We assist at a profound demographic change, which is the rapid aging of the society. Although some people reach a very old age completely free of physical ailments, most seniors are exposed to increasing frailty, disability and poor quality of life. More often than not, they have multiple concomitant diseases, which are more and more difficult to manage by the general practitioner alone. It is extremely challenging to establish a good medical approach in elderly patients, and in order to get a complete evidence of all medical problems and to prevent or reduce complains from the patients or their families, the doctors prefer to order numerous extra tests, procedures and interdisciplinary consults – best known as defensive medicine - which would result in more and more drugs and dietary restrictions recommended, and which would end up in polypharmacy, therapeutical non-compliance and iatrogeny.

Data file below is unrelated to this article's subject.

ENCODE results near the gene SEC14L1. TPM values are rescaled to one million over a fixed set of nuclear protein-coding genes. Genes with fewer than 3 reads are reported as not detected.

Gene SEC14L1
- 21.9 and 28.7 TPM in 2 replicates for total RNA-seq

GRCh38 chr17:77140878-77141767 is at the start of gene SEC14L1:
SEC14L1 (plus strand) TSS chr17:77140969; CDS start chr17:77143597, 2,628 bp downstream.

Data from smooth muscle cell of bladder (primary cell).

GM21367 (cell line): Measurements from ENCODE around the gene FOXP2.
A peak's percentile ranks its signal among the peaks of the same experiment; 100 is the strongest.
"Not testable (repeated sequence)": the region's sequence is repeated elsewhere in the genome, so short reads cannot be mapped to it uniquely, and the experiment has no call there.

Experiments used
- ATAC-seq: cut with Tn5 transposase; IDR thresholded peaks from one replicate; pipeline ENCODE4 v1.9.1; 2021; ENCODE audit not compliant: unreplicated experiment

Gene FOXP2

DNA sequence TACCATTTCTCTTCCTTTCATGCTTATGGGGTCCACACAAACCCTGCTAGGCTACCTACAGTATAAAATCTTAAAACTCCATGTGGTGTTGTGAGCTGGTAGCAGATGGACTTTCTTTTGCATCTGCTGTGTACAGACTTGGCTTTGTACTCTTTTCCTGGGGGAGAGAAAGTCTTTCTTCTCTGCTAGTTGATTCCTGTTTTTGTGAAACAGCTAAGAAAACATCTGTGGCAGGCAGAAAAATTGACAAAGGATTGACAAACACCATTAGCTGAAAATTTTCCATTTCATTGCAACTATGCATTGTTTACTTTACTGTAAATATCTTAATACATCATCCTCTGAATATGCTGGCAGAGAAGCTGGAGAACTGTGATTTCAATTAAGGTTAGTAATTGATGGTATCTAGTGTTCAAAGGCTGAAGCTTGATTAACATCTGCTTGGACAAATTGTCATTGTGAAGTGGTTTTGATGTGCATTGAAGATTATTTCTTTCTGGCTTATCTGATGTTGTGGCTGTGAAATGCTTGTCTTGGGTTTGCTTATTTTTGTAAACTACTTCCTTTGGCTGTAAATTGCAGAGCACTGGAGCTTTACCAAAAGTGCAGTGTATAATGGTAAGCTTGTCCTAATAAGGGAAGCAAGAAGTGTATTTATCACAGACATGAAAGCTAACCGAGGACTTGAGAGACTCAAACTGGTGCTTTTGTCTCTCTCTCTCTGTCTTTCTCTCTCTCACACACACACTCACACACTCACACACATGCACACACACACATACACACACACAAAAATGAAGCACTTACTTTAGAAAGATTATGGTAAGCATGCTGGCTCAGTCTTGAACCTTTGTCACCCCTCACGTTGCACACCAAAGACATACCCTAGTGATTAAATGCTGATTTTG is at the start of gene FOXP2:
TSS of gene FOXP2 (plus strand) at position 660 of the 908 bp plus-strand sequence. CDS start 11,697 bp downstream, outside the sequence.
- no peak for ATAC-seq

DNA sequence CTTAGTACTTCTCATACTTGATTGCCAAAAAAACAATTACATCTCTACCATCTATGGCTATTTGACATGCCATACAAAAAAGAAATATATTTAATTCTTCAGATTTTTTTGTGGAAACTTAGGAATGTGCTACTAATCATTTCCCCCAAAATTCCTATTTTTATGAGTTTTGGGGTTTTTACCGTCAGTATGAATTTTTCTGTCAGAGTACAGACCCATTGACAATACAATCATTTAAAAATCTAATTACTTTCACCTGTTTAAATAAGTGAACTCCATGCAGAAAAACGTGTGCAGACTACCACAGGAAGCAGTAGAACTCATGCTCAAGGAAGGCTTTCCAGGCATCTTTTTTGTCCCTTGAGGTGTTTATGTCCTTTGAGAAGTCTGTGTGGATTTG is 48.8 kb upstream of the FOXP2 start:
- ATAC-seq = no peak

Defensive medical practices can be either positive or negative. When extra procedures are performed primarily to reduce malpractice liability, it is considered a positive defensive medicine. Avoidance of certain patients and procedures, thereby withdrawing medical services and denying patients care is negative defensive medicine. Both practices are becoming professional behavior in medical practice, thus increasing the cost of healthcare and sometimes lowering the quality of the service provided to the elderly population. Each medical consult will increase the risk of exposing the patient to aggressive investigations (contrast investigations, endoscopy, catheterism) and to polymedication, usually prescribed by different specialists that do not know about the existence of each other. In the end, in the absence of an astute GP or a geriatrician, the senior patient is highly exposed to unnecessary medication, potentially inappropriate prescribing and non-adherence.